Google May Owe You a Chunk of $100 Million Over Google Photos Privacy Violation
Not to freak out anyone, but there’s a serious flaw in all supported versions of Microsoft Windows that allows attackers to take over your machine. The so-called Follina vulnerability can be exploited using a weaponized Word document, and security researchers say they’ve already spotted government-backed hackers using this attack in the wild. Fingers crossed that Microsoft, which has downplayed the severity of the flaw, issues a patch soon.
Speaking of patches, everything from Apple’s iOS and Google Android to Chrome, Firefox, and Zoom received major security updates in May. Check out our complete list of available updates to see which apps you need to attend to as soon as possible.
We also explored the race to protect your voice from hackers and corporate greed. And we tried to unravel the mystery of China’s sudden warnings about US state-sponsored hackers going after Chinese systems, despite the fact that these hacks are well known and happened ages ago.
Meanwhile, in India, the country’s telecom regulator is preparing to crack down on robocall spam and scammers by requiring callers’ names to appear on caller ID. The idea sounds good—until you realize the privacy implications and the fact that such a plan might not even work.
Finally, because nothing’s sacred, Canada’s privacy commissioner this week announced that a mobile app for Tim Hortons, the beloved coffee chain, illegally spied on its users’ locations. The app, which used location-tracking tech from US-based firm Radar, collected a constant stream of users’ location data—checking as frequently as every 2.5 minutes—and would create an “event” anytime a user “entered or left” their home, office, major sports complex, or rival coffee shop, according to the commissioner’s office.
But that’s not all, folks. Each week, we round up the big security and privacy news we didn’t cover ourselves. Click the links for the full stories, and stay safe out there.
If you lived in Illinois between May 1, 2015, and April 25, 2022, Google may owe you some cash. The company recently settled a class-action lawsuit over a feature in the Google Photos app that categorized photos of people based on their faces. The problem? According to the lawsuit, Google failed to receive consent to do so from millions of users, a violation of the state’s Biometric Information Privacy Act. Google did not admit fault as part of the settlement, but it has agreed to pay $100 million and put in place measures to avoid further privacy violations. If you were an Illinois resident during that seven-year period and appeared in a photo uploaded to the Google Photos app, you can file a claim for your piece of the $100 million pie.
The blurry line between “at war” and “not at war” grew even fuzzier this week. General Paul Nakasone, the head of US Cyber Command and the NSA, told Sky News that the US military has conducted “a series of operations across the full spectrum,” including “offensive, defensive, and information operations” in support of Ukraine’s defense against Russia’s invasion. Nakasone declined to detail what these operations entailed but assured that they were perfectly legal. The general’s admission coincides with the US agreeing to provide Ukraine with advanced missile systems with a range of 50 miles. The Kremlin responded to this news by saying the US was “pouring fuel on the fire.”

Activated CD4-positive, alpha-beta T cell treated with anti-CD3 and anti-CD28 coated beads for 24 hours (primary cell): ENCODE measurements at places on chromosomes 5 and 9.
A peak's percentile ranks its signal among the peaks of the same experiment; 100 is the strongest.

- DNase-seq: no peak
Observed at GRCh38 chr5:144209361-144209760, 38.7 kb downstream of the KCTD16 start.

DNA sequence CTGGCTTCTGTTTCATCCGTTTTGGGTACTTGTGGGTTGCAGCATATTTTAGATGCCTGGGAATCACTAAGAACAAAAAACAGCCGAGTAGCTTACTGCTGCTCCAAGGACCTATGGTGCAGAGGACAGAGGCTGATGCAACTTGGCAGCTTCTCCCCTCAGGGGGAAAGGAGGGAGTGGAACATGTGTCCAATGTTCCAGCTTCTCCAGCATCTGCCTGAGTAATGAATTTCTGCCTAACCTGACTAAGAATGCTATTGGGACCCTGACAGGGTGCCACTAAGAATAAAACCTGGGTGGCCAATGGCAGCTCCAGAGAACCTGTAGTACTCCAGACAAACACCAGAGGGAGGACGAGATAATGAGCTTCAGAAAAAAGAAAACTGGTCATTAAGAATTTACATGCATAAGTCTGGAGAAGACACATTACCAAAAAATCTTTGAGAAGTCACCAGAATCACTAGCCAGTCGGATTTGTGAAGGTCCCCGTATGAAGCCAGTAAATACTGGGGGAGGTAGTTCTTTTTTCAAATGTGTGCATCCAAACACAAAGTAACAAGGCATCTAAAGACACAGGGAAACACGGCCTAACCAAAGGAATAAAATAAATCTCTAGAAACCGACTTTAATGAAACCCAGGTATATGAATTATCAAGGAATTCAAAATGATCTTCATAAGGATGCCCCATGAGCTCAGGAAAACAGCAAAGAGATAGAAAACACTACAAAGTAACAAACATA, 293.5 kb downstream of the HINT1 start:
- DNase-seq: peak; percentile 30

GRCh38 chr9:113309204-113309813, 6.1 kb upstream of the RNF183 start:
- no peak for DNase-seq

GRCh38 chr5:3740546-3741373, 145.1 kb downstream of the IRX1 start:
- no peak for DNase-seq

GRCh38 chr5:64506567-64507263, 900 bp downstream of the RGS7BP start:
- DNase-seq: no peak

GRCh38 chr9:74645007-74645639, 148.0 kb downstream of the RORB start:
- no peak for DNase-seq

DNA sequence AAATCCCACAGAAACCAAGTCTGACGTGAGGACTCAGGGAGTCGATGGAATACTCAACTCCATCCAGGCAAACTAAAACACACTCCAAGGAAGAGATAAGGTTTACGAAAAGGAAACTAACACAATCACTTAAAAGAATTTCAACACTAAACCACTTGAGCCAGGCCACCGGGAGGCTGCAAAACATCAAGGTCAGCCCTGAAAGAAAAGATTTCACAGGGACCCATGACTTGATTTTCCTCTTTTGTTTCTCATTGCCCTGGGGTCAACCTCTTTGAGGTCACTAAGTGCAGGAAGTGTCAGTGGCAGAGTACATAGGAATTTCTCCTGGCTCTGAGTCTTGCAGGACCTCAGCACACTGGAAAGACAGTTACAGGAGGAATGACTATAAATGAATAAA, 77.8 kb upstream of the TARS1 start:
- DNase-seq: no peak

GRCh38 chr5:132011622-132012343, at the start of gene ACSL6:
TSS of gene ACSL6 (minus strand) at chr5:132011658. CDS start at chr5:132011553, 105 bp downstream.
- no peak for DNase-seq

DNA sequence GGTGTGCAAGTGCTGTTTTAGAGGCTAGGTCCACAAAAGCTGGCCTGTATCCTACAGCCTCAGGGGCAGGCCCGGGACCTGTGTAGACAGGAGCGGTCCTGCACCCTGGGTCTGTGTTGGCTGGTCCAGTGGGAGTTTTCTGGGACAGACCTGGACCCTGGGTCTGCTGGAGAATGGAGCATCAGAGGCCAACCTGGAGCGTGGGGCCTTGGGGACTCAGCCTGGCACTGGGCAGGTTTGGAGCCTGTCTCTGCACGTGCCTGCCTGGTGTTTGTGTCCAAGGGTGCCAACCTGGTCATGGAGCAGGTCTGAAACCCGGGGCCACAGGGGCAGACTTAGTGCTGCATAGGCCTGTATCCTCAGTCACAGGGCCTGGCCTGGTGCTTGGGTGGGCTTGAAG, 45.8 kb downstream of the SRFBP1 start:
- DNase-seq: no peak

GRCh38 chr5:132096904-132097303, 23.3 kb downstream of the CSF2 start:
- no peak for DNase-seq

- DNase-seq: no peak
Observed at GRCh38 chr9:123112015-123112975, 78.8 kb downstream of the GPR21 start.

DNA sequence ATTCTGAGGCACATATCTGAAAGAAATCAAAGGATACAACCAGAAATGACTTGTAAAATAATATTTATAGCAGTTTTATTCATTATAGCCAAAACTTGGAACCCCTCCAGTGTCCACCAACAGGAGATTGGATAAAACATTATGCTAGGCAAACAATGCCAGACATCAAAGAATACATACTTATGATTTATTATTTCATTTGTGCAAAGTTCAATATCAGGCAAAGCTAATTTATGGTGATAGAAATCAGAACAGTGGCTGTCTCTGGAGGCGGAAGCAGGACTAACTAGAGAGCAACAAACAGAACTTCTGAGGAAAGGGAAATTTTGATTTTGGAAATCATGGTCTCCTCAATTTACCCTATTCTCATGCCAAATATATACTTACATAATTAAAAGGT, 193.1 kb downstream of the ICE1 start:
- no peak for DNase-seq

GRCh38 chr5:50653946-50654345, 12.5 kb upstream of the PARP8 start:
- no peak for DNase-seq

As part of the US Supreme Court’s investigation into the leak of a draft opinion overturning guaranteed abortion rights in the United States, the Court’s clerks have been asked to turn over their private phone records and sign an affidavit, according to CNN. The “unprecedented” move is jarring for civil liberties advocates. As Albert Fox Cahn, found of the Surveillance Technology Oversight Project, writes for WIRED: “The intrusive probe reveals a disturbing about-face from the Supreme Court, and particularly Chief Justice John Roberts, on surveillance powers.” The clerks, meanwhile, are reportedly hesitant to refuse the demand for phone records or seek legal counsel for fear of being wrongly suspected of leaking the draft opinion to Politico reporters.
A Trump-era conspiracy theory can finally be put to rest—theoretically, at least. A 52-page classified report into the “unmasking” of Michael Flynn, a former US national security adviser to Donald Trump, has now been made public thanks to a Freedom of Information Act request filed by Jason Leopold of Buzzfeed News. Republicans have long accused Obama administration operatives of revealing Flynn’s name in classified material for political purposes in the lead-up to the 2016 election. But the Justice Department report, prepared by former US Attorney John Brash, found “no evidence that unmasking requests were made for political purposes or other inappropriate reasons during the 2016 election period or the ensuing transition period.” Flynn ultimately resigned in 2017 for misleading vice president Mike Pence about Flynn’s calls with Russia’s ambassador to the US.